Cant recommend this enough to anyone who even just like movies in general. Great, great film.
And in "The Lord of the Rings: The Return of the King," Peter Jackson brings JRR Tolkien's epic fantasy to its powerful, heartbreaking close. While the ending is notoriously gradual to unfold -- not surprising in a story this long and complicated -- it's a glorious experience that can only end in beauty, sorrow and the ultimate battle between good and evil.
Frodo (Elijah Wood) and Sam (Sean Astin) are still following the treacherous Gollum (Andy Serkis) on the path to Mordor, with Frodo unaware that Gollum is sowing suspicion between the two best friends. By the time he realizes his mistake, he's been dragged into the lair of Shelob, a monstrous spider, and then abducted by orcs who want the Ring he carries. Determined to find his friend, Sam heads into an orc citadel to get Frodo back.
Meanwhile, Gandalf (Ian McKellen) takes Pippin (Billy Boyd) with him to Minas Tirith, after the hobbit has a close encounter with Sauron through a palantir. Not only is the city under siege, but the Steward Denethor is slowly going insane, even sending his one remaining son, Faramir (David Wenham), on a suicide mission to reclaim a dead city. With Minas Tirith crumbling, Aragorn's (Viggo Mortensen) only hope may to be summon an army of the dead, who will only obey the King of Gondor. But even the joined forces of Gondor and Rohan will not be enough to stop Sauron unless Frodo destroys the Ring -- and with his mind being worn away by its evil, he might not be able to.
The "Lord of the Rings" trilogy is one of those once-in-a-lifetime movie experiences. There has never been anything quite like it in movie history, and there probably never will be again. It seems somehow fitting that the book that every other fantasy has to measure up to, has now become a sweeping cinematic triumph that actually stays halfway loyal to the books. Good things come to fans who wait, I guess.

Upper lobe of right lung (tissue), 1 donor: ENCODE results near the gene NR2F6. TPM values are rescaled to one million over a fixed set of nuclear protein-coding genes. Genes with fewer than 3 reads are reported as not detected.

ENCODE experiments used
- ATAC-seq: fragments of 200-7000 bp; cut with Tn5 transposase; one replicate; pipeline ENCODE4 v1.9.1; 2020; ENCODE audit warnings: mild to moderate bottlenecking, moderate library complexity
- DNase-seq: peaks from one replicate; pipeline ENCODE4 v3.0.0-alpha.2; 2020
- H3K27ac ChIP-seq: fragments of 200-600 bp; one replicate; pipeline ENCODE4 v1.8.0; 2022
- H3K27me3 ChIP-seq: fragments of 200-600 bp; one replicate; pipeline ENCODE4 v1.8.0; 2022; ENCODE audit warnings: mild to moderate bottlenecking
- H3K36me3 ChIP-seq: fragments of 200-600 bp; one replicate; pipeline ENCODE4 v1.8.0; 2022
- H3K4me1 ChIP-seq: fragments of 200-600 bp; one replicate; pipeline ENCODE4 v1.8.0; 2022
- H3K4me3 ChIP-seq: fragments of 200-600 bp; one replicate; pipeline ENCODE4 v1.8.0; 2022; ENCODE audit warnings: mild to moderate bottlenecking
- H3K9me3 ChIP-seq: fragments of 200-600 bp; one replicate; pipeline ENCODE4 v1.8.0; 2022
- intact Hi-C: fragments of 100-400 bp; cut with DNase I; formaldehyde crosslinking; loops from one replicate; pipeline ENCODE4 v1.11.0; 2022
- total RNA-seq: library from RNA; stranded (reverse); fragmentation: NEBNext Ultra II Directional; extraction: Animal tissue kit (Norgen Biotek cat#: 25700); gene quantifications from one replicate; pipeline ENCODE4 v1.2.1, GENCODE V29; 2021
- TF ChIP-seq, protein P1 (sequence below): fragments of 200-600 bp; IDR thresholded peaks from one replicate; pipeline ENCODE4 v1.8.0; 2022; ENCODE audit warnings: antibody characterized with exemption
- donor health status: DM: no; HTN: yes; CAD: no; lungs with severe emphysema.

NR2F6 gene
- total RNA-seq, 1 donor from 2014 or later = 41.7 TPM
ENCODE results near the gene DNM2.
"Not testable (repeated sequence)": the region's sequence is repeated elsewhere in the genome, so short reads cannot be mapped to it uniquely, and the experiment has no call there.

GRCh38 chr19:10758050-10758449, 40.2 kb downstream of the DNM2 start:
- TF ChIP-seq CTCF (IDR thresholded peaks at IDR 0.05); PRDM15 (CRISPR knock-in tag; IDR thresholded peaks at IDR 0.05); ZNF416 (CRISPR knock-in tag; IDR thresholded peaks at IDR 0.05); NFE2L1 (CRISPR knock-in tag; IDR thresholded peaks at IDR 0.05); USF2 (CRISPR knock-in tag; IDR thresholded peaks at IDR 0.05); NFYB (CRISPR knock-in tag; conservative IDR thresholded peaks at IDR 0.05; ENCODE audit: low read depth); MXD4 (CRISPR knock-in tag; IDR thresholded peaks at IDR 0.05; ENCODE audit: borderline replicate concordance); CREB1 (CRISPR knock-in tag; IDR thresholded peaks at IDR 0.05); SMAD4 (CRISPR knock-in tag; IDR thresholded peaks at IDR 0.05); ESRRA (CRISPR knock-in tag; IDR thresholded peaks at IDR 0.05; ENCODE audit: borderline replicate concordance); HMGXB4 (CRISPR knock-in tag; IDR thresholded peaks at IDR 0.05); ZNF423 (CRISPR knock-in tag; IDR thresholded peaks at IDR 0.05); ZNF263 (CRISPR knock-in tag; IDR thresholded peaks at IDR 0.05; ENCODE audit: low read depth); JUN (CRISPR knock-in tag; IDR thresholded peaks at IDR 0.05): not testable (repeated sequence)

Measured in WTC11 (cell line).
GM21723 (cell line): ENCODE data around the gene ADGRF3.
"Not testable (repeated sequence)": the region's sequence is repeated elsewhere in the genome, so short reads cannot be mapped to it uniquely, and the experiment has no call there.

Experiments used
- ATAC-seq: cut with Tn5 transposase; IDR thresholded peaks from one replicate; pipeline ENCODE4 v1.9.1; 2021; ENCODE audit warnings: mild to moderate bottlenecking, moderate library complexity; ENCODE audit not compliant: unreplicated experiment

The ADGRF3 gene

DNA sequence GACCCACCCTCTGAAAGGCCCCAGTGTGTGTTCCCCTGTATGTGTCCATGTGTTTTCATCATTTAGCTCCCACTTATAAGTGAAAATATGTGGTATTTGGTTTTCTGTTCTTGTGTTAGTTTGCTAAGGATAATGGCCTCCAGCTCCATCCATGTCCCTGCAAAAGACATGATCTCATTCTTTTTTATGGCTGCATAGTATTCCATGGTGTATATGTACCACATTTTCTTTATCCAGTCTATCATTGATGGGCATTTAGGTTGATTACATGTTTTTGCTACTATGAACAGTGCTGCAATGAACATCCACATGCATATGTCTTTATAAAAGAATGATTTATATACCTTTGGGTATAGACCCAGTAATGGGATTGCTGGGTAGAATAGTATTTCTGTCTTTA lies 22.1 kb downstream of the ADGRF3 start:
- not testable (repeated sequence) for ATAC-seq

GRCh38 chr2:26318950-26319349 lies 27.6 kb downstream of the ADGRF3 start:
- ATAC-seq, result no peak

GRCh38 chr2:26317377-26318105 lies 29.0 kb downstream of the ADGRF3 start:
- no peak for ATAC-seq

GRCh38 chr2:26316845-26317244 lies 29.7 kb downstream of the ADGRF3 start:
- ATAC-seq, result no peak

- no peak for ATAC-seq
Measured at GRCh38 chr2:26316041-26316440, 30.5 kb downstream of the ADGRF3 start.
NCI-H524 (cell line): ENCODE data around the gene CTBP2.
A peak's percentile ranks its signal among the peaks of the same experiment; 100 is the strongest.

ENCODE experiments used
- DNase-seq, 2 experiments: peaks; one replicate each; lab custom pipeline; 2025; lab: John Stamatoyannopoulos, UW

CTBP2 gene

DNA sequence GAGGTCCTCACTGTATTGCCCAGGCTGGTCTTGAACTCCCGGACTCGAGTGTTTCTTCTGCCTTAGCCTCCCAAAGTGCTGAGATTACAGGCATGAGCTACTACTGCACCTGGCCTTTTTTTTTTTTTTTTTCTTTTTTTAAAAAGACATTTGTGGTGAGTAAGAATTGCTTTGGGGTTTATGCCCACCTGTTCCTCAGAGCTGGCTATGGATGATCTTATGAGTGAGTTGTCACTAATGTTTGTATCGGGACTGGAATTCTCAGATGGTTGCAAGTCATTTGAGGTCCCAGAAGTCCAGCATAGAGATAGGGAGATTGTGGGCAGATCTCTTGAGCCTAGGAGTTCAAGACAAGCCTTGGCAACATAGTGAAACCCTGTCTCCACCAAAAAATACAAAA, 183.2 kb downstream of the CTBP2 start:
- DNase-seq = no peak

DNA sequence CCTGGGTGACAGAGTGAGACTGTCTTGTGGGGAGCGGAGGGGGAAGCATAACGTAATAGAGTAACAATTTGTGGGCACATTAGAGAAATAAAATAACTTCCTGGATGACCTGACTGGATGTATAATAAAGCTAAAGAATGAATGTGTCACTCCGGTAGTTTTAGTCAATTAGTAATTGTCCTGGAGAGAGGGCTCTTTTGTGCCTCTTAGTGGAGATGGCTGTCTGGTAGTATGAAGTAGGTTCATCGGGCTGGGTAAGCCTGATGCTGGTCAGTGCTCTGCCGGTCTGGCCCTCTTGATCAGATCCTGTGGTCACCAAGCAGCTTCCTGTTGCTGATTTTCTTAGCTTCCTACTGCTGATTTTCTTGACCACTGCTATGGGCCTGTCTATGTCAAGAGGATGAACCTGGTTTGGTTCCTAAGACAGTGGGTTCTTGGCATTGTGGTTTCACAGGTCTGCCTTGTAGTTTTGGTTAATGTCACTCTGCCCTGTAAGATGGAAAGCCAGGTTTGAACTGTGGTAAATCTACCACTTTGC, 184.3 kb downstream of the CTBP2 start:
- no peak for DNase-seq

Peter Jackson manages to craft a genuine sense that this is an epic story -- the scope of the story grows even larger when Gandalf and Pippin ride to Minas Tirith, especially when we see the sweeping grandeur of the signal fires. And of course, he sweeps through a series of increasingly explosive battle scenes (involving oliphaunts, Black Riders and glow-in-the-dark ghosts). Each action scene a shattering ride, and there's no guarantee that all the beloved characters will make it out alive. Some of them don't.
But if Jackson manages the epic battles well, he does an even better job with the gentler, quieter moments. The action slows down, and the characters take a moment to support and comfort each other. They cry, they hug, they think about home -- such as Gandalf comforting the frightened Pippin with a description of the afterlife. Jackson and his fellow screenwriters Fran Walsh and Phillippa Boyens throw themselves into the semi-formal language of Tolkien's world, resculpting Tolkien's words into equally rich movie dialogue.
Elijah Wood gives an unparalleled performance as Frodo Baggins. Frodo's gradual deterioration is wrenching to watch, and the climactic scene at Mount Doom displays just what the Ring can do to even the pure-hearted hobbit. Sean Astin follows up with his powerful performance as Sam, who is increasingly the "strong" unbowed hobbit, rather than the follower ("I can't carry it for you... but I can carry you!"). The final scenes between these two outstanding actors are beautiful and understated.
But all the supporting cast also give powerful performances -- Boyd and Dominic Monaghan put their characters through some intense growing pains, as both younger hobbits are forced to deal with the horrors of war. Ian McKellen balances action with grandfatherly wisdom, and Bernard Hill, Miranda Otto as the despairing Eowyn and David Wenham as the noble, kindly Faramir all give amazing performances. And of course, the titular king is Mortensen's Aragorn, now faced with the ultimate challenges -- and possibly the ultimate sacrifices -- that will decide whether he falls or triumphs over Sauron.
Perhaps the most striking thing about "Return of the King" is the final fourth of the film. While the "multiple endings" may annoy some viewers, it seems somehow right to gently let go of these characters rather than have a sudden, splashy finale. And whether they have a happy or sad ending, Jackson never lets us forget that they all made sacrifices to battle Sauron.
"Return of the King" brings the epic "Lord of the Rings" trilogy to a close, and cements Jackson's reputation as a master filmmaker. With the outstanding cast, beautiful scripting and amazing direction, this is a fitting capstone to the trilogy.
This is the best of all 3, won the Oscar for Best Film. It's Rousing conclusion. These three films do not miss a beat or fall into a slump. They are the rare story that thrives on three films, each adding to the next until you reach the highest and best conclusion. It's perfect.